Thanks to your 1930s stimulus bill (which failed for Hoover, FDR, the Greeks and Japanese) the recession of the Bush years is still with us with millions out of work and no end in sight. Thanks to you we're suffering through the longest economic woes since the Great Depression, which could have ended years ago if we took a different route.

    BTW Mr. President, Romney is a Reaganite who wants to give the 1980s another try when GDP growth reached astounding highs of 8% with 3.9 million jobs created in 1984-the year of Reagan's landslide. Now that's a recovery we can believe in. Where's your recovery Mr. President? It's headed for the craper and your presidency to defeat as you whine and cry about your predecessor whose economy you can't fix with your debt exploding, jobs destroying stimulus tricks.

    Come November 6th


    Click ApolloSpeaks to read the rest of this piece.

    • Oleg

      That reminds me of what a political hack, masquerading as a journalist, said with regard to a tax issue just under a year ago in British Columbia (Canadian Province) that going back to the old tax system would be like going back to that of the 1950s, or 60s, or 70s, depending on what propaganda piece he was writing at the time. Obviously he moved to B.C from elsewhere, or was too young to remember, but the 1950s through the 1970s was boom time in British Columbia, the unemployment rate was 4 or 5% verses 7.5 to 9% , and the growth rate exceeded 5% on average for over two decades. Talk about a failing arguement.

  • dmw

    Apparently, GW Bush's Presidency was so bad that even Commandante Sub-Zero can't disentangle the country from the Bush woven web, despite the fact that the Commandante had majorities in both Houses of Congress for his first two years. And what did he do? Stimulus (primarily to bolster public sector jobs and really nothing to show for it, as in Where's the promised infrastructure?), Obamacare, takeover of Student Loans, Financial Reform legislation (with Fannie Mae and Freddie Mac unaddressed), new regulations from the alphabet agencies to slow down just about everything for real growth in the private sector, and scandals in the alphabet agencies. In other words, GW Bush was so devilishly genuis and the Commandante is just so so thoroughly competent that he can unravel just about anything if given four more years. Not!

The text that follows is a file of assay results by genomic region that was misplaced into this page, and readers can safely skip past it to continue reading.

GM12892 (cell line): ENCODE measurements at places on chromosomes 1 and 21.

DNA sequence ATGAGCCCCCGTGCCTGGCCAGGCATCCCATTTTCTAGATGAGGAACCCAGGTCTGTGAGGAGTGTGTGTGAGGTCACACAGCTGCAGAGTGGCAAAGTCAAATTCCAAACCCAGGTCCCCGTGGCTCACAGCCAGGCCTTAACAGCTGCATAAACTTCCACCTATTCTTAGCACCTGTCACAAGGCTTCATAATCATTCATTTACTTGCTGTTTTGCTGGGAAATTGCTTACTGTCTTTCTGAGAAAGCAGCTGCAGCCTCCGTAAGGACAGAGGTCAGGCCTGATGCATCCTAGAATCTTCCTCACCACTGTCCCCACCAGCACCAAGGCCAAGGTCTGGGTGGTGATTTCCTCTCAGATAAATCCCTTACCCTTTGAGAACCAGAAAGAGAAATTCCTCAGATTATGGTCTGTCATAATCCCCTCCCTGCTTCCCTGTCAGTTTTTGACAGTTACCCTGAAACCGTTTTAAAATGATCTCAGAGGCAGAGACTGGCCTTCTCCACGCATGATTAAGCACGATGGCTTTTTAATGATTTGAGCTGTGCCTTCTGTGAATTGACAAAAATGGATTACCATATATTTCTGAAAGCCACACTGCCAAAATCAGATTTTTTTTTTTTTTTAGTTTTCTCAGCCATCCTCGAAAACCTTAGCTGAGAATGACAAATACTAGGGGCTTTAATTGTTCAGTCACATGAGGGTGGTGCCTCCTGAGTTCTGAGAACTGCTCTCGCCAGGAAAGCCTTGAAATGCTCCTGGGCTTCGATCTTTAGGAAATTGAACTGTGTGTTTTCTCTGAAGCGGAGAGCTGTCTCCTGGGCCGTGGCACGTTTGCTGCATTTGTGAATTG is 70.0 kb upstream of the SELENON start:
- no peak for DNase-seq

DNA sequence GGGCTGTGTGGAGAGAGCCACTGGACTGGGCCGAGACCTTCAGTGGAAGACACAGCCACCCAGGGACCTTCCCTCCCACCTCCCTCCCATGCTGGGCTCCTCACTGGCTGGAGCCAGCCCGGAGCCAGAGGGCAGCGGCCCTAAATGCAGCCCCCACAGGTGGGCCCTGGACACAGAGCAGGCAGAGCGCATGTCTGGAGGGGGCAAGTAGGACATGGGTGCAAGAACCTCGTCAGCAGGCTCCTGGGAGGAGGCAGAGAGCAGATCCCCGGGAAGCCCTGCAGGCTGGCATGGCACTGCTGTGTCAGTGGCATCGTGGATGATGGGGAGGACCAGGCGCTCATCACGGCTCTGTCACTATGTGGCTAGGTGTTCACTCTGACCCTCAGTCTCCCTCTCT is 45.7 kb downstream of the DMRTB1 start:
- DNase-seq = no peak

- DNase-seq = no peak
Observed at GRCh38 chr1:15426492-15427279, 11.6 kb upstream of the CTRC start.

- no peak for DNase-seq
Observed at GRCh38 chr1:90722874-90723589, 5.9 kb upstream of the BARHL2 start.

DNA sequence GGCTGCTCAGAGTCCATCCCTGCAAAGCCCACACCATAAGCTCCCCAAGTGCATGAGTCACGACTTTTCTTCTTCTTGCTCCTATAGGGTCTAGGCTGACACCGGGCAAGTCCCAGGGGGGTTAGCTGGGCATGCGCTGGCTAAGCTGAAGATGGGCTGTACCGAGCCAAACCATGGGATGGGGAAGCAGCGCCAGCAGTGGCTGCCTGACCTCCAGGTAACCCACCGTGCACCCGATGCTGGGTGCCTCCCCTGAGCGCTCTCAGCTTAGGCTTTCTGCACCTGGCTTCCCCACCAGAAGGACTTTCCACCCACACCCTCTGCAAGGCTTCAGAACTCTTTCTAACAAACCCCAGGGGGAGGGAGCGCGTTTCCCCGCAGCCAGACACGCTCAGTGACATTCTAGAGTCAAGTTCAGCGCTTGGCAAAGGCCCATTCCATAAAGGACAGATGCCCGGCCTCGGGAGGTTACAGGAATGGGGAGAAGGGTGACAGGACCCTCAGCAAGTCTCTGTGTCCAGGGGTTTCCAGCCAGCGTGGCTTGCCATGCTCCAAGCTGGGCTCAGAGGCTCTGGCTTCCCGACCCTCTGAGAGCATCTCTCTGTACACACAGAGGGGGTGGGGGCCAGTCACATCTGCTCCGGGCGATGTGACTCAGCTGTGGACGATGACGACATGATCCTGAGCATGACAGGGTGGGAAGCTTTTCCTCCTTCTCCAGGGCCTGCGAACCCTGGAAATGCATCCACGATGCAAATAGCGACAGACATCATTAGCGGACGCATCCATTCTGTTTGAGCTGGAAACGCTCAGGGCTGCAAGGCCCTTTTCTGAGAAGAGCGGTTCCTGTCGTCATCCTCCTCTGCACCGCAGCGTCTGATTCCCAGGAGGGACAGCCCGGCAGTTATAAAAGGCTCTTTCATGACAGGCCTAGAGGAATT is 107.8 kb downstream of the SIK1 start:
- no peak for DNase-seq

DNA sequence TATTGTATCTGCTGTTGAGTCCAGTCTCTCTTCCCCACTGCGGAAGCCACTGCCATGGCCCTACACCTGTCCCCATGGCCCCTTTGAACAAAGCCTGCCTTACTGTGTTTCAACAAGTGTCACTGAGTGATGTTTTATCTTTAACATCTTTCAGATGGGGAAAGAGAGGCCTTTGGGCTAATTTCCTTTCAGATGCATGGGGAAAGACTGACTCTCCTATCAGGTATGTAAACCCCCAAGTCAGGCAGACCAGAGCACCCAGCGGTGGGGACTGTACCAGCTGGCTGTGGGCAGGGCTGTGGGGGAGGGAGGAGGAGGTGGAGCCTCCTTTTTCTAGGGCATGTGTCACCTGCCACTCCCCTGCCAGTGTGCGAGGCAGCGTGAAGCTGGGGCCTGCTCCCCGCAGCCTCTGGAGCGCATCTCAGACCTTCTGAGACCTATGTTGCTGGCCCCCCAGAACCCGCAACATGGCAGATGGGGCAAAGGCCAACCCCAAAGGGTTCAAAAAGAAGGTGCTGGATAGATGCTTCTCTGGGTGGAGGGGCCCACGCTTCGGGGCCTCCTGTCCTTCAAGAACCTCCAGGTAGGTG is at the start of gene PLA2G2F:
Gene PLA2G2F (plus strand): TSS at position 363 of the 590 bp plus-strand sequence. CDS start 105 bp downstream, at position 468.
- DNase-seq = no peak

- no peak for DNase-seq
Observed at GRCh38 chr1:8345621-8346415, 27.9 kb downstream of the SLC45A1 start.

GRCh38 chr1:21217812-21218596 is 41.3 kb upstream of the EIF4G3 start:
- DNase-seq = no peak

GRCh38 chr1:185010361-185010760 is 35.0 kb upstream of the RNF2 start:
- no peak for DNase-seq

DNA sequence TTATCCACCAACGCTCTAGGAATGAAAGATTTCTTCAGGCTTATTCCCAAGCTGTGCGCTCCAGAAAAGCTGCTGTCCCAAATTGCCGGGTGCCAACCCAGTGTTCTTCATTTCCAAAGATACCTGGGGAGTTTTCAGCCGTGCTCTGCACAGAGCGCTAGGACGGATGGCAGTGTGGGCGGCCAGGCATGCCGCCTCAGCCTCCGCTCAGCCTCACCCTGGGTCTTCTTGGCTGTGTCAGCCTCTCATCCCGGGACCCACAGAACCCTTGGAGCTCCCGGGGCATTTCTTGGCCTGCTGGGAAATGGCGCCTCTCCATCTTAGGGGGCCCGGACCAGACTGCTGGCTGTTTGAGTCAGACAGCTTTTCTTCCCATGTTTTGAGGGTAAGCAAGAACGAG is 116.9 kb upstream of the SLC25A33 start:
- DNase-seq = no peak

• wagemyths


    I would like to suggest a deep intellectual gap exists across all three parties.In short, the gap has persisted for 200 years since Adam Smith penned his subtly flawed work which is now coming home to roost in America in the form of free trade. Karl Marx suggested free trade as the fastest means to destroying capitalism, while Daniel Webster claimed the primary reason we have our US Constitution was to stop the economic chaos unleashed by free trade with Britain under the Articles of Confederation. Yet, astonishingly we have three political parties which have adopted unwittingly Karl Marx's advice, while the Chinese have adopted Webster’s advice. The Tea Party seems to be oblivious to Webster’s claim, and the average Republican has no idea that Lincoln was a protectionist, and that his party remained protectionist until the 1960s. The reason for this, as the new website suggests, is that there has never been a sound theory of economics. Explaining the intricacies of this failed progression of ideas is the goal of the website’s associated book, “The Un-Republican”, by Geldstone (preview available on Amazon).